http://tinyurl.com/2w6wzq

EconE said...

Why should Tim have emphasized the JOA ruling Shug?

You make it sound like Mr. Cohen is the only one in Seattle that doesn't have Job Security.

I'm sure that there are many people that don't have job security and bought a house/condo...but following "shug" logic...they did the right thing by buying as there is now a stack of gold accumulating underneath their house.

Oh...wait...the price of gold has gone down before also.

The Tim said...

Jason,

Notice that I did not say "Mr. Cohen rents, therefore we can't believe anything he says about housing."

On the contrary, when I post about his real estate cheerleading articles, I take on the statements made in the article, not the person that wrote or compiled them.

All I'm saying here is that I personally found it interesting that Mr. Cohen's actions are incongruent with his writing. That has no bearing on the validity of his articles—they are mostly nonsense regardless of what Mr. Cohen's personal living arrangements may be.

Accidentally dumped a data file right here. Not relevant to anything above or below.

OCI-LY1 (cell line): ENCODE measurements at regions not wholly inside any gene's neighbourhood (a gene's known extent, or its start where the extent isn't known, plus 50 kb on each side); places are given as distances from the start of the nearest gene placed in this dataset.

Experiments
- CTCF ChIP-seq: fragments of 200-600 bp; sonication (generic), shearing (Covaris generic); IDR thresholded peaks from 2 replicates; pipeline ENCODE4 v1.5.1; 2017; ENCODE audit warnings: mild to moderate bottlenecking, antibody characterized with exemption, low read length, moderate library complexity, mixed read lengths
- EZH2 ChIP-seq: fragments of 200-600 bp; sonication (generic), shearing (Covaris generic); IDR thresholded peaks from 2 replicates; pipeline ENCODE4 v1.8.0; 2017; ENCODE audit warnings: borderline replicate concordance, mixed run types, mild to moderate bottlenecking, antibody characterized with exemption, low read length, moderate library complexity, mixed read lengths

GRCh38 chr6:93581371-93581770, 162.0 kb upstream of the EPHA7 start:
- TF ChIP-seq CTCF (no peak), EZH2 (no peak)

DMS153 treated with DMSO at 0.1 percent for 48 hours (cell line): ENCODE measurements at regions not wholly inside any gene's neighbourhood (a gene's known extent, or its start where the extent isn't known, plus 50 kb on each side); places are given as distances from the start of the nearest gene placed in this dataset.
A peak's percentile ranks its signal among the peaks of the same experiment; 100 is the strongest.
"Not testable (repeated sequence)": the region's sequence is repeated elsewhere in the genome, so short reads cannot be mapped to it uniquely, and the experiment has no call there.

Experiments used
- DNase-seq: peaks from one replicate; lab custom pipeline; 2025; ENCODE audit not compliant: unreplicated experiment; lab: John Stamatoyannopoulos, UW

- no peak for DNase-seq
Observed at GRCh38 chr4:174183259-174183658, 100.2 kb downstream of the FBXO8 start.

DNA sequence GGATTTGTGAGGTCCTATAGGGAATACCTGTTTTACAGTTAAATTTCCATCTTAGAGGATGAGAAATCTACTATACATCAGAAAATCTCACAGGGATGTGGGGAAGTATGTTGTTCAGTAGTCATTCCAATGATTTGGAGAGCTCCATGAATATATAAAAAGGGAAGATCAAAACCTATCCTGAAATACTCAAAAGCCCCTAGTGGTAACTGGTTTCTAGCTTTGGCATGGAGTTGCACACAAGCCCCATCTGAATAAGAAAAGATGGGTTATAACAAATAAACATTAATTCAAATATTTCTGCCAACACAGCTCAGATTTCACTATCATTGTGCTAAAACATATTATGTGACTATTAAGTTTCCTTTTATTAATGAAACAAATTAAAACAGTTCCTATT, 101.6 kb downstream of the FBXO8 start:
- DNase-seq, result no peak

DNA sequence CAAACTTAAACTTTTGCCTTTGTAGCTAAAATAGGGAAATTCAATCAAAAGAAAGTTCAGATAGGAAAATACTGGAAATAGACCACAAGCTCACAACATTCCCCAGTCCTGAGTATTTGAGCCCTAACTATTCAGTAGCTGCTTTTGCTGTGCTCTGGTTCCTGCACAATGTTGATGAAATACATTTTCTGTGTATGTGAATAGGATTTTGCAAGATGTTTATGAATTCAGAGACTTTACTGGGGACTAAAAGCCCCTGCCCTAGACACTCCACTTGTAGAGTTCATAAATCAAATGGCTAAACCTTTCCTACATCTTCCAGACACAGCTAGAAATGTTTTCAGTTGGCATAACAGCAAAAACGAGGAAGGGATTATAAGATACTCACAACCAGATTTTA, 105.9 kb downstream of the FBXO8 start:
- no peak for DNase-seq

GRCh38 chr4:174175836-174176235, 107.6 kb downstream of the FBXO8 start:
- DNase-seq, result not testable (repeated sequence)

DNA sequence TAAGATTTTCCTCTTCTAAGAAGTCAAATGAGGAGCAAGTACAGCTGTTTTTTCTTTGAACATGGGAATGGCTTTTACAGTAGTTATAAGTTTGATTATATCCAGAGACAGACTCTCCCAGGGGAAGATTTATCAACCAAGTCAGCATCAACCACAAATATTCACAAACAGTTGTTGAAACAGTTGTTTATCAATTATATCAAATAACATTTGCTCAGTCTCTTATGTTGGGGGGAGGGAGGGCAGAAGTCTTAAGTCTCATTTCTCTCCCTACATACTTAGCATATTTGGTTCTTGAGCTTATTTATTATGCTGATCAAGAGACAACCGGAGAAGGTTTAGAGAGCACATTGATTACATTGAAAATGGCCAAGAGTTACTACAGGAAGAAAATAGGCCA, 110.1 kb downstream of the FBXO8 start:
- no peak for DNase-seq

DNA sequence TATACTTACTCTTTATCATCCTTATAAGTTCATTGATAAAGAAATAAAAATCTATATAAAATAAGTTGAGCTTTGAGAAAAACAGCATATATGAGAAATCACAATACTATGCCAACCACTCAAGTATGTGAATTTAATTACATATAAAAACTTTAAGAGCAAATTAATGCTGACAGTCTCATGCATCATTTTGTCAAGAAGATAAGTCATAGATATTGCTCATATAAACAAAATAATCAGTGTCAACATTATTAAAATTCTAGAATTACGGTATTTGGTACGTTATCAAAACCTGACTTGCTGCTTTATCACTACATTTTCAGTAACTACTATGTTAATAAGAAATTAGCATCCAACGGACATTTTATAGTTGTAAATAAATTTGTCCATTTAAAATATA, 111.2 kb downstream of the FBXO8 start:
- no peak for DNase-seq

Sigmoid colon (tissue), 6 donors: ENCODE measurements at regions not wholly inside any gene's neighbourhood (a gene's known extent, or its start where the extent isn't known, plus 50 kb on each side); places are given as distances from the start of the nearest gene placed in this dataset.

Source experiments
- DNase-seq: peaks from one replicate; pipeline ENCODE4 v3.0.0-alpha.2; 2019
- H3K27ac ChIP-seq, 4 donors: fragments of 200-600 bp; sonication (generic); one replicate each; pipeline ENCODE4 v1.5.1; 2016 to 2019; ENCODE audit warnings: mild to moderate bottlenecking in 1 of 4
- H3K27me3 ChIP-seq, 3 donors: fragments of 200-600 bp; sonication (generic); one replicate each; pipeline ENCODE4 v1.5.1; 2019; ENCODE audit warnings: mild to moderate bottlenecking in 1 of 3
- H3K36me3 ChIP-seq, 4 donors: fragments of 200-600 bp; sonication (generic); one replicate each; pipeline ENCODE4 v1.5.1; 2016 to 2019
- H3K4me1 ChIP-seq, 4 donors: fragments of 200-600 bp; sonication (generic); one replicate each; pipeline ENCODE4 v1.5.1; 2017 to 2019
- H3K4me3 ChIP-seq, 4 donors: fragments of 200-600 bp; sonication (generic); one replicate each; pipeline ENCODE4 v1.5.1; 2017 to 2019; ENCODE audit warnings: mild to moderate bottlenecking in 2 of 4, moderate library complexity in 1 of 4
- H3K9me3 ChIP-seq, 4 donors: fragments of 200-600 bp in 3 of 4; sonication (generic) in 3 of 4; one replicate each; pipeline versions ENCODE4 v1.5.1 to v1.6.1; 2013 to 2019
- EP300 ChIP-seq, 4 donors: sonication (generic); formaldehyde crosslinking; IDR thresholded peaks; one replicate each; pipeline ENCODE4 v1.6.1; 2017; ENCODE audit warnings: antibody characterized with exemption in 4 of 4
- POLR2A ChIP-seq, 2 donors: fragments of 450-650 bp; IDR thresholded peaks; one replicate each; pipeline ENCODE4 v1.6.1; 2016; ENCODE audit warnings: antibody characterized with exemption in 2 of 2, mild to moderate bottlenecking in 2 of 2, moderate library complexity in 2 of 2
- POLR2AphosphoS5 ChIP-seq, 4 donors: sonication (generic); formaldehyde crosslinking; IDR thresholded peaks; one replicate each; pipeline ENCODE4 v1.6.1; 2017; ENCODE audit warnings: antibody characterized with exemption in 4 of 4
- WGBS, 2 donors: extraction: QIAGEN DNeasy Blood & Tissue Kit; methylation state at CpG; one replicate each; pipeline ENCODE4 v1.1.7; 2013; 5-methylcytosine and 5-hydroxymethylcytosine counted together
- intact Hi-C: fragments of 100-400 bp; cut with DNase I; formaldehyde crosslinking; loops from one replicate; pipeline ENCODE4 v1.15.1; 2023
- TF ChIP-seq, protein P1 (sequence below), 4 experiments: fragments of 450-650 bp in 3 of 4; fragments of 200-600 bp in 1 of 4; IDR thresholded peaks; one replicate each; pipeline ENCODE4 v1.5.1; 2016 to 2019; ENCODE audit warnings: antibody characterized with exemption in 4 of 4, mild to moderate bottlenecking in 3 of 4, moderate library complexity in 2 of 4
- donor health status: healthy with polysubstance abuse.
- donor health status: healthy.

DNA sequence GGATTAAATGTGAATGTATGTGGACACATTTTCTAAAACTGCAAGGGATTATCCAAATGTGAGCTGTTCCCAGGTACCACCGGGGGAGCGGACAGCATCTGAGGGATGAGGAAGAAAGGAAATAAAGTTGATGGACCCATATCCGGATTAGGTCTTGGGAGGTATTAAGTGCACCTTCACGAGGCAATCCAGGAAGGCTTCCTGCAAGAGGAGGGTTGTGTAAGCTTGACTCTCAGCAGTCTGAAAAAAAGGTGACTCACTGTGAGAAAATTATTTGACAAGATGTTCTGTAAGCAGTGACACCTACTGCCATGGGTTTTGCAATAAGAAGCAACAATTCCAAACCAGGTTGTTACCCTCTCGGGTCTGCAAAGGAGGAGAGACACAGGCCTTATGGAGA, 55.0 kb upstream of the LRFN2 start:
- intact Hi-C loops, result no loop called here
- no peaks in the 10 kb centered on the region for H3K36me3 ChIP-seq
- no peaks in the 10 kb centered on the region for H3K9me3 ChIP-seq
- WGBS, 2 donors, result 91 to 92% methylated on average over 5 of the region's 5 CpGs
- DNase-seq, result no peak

FinanceGuru said...

You could make the arguement that since he is renting he has less bias to be as much a cheerleader than someone that owns, thus supporting most people's postion on this blog (on a subconsious level).

At least we know where he stands.

I read the paper this morning in the past two years real estate prices in Detroit have declined 5.8%...that number seems a little low with all the job losses and other issues going on in that region. What makes many here think Seattle prices will decline by 10, 20, or 30%...

For 2007 my prediction is +5% for Seattle, then nearly flat for the next several years (with the rate of inflation ~3%). If there is any decline it will most likely be modest, like the last time prices declined in the 1991 recession (only 6.22% decline at the lowest period, as shown in the Case-Shiller link posted two day ago by someone).

meshugy said...

All I'm saying here is that I personally found it interesting that Mr. Cohen's actions are incongruent with his writing.

Sort of like someone running a housing bubble blog that advises everyone to rent, yet has completely free housing himself and doesn't pay a cent.

meshugy said...

For 2007 my prediction is +5% for Seattle, then nearly flat for the next several years (with the rate of inflation ~3%).

I'd agree with that...I actually made the same prediction on this blog over a year ago. I assumed by this point we'd be back to single digit appreciation and may go flat at some point. But here we are, April 2007 and we're still seeing double digit gains.

MisterBubble said...